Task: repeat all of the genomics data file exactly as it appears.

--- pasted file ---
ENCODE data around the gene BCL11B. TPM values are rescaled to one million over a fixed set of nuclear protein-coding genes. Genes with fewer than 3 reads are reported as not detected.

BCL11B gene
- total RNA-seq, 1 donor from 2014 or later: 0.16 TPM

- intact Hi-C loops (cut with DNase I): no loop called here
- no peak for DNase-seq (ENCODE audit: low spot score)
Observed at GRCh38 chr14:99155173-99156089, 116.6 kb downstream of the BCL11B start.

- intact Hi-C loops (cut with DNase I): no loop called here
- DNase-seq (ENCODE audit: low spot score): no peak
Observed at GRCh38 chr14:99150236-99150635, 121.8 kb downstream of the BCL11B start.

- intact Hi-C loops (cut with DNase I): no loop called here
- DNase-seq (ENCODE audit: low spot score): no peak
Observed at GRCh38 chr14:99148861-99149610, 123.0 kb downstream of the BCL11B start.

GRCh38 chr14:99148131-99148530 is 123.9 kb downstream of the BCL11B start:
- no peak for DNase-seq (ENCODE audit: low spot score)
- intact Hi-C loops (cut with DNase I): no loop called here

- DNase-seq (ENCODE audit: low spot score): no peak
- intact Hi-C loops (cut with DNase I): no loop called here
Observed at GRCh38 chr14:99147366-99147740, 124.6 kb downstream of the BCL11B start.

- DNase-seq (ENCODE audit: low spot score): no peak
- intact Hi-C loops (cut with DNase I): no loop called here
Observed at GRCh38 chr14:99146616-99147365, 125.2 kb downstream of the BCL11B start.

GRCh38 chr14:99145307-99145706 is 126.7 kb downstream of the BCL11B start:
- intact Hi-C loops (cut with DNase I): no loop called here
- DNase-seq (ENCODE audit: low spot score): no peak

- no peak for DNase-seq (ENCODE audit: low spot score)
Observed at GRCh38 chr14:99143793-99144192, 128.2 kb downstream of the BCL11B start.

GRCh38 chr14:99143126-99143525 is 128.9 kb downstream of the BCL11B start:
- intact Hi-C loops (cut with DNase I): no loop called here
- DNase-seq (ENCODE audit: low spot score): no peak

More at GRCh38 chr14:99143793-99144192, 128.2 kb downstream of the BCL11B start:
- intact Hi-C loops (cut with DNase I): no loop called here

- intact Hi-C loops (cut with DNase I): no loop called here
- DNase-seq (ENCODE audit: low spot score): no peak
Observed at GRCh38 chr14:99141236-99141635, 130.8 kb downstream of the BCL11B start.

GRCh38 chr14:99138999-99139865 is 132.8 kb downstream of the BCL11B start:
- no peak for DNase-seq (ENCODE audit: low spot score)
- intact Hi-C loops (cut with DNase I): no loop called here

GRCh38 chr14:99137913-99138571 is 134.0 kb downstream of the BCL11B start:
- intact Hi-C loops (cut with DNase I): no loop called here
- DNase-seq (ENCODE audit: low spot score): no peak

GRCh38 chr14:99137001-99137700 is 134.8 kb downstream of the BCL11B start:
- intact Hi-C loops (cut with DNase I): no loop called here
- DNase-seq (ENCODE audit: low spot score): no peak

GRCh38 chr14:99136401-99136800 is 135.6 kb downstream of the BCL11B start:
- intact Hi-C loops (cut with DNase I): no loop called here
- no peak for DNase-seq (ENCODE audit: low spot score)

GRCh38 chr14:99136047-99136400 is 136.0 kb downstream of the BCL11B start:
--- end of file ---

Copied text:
ENCODE data around the gene BCL11B. TPM values are rescaled to one million over a fixed set of nuclear protein-coding genes. Genes with fewer than 3 reads are reported as not detected.

BCL11B gene
- total RNA-seq, 1 donor from 2014 or later: 0.16 TPM

- intact Hi-C loops (cut with DNase I): no loop called here
- no peak for DNase-seq (ENCODE audit: low spot score)
Observed at GRCh38 chr14:99155173-99156089, 116.6 kb downstream of the BCL11B start.

- intact Hi-C loops (cut with DNase I): no loop called here
- DNase-seq (ENCODE audit: low spot score): no peak
Observed at GRCh38 chr14:99150236-99150635, 121.8 kb downstream of the BCL11B start.

- intact Hi-C loops (cut with DNase I): no loop called here
- DNase-seq (ENCODE audit: low spot score): no peak
Observed at GRCh38 chr14:99148861-99149610, 123.0 kb downstream of the BCL11B start.

GRCh38 chr14:99148131-99148530 is 123.9 kb downstream of the BCL11B start:
- no peak for DNase-seq (ENCODE audit: low spot score)
- intact Hi-C loops (cut with DNase I): no loop called here

- DNase-seq (ENCODE audit: low spot score): no peak
- intact Hi-C loops (cut with DNase I): no loop called here
Observed at GRCh38 chr14:99147366-99147740, 124.6 kb downstream of the BCL11B start.

- DNase-seq (ENCODE audit: low spot score): no peak
- intact Hi-C loops (cut with DNase I): no loop called here
Observed at GRCh38 chr14:99146616-99147365, 125.2 kb downstream of the BCL11B start.

GRCh38 chr14:99145307-99145706 is 126.7 kb downstream of the BCL11B start:
- intact Hi-C loops (cut with DNase I): no loop called here
- DNase-seq (ENCODE audit: low spot score): no peak

- no peak for DNase-seq (ENCODE audit: low spot score)
Observed at GRCh38 chr14:99143793-99144192, 128.2 kb downstream of the BCL11B start.

GRCh38 chr14:99143126-99143525 is 128.9 kb downstream of the BCL11B start:
- intact Hi-C loops (cut with DNase I): no loop called here
- DNase-seq (ENCODE audit: low spot score): no peak

More at GRCh38 chr14:99143793-99144192, 128.2 kb downstream of the BCL11B start:
- intact Hi-C loops (cut with DNase I): no loop called here

- intact Hi-C loops (cut with DNase I): no loop called here
- DNase-seq (ENCODE audit: low spot score): no peak
Observed at GRCh38 chr14:99141236-99141635, 130.8 kb downstream of the BCL11B start.

GRCh38 chr14:99138999-99139865 is 132.8 kb downstream of the BCL11B start:
- no peak for DNase-seq (ENCODE audit: low spot score)
- intact Hi-C loops (cut with DNase I): no loop called here

GRCh38 chr14:99137913-99138571 is 134.0 kb downstream of the BCL11B start:
- intact Hi-C loops (cut with DNase I): no loop called here
- DNase-seq (ENCODE audit: low spot score): no peak

GRCh38 chr14:99137001-99137700 is 134.8 kb downstream of the BCL11B start:
- intact Hi-C loops (cut with DNase I): no loop called here
- DNase-seq (ENCODE audit: low spot score): no peak

GRCh38 chr14:99136401-99136800 is 135.6 kb downstream of the BCL11B start:
- intact Hi-C loops (cut with DNase I): no loop called here
- no peak for DNase-seq (ENCODE audit: low spot score)

GRCh38 chr14:99136047-99136400 is 136.0 kb downstream of the BCL11B start: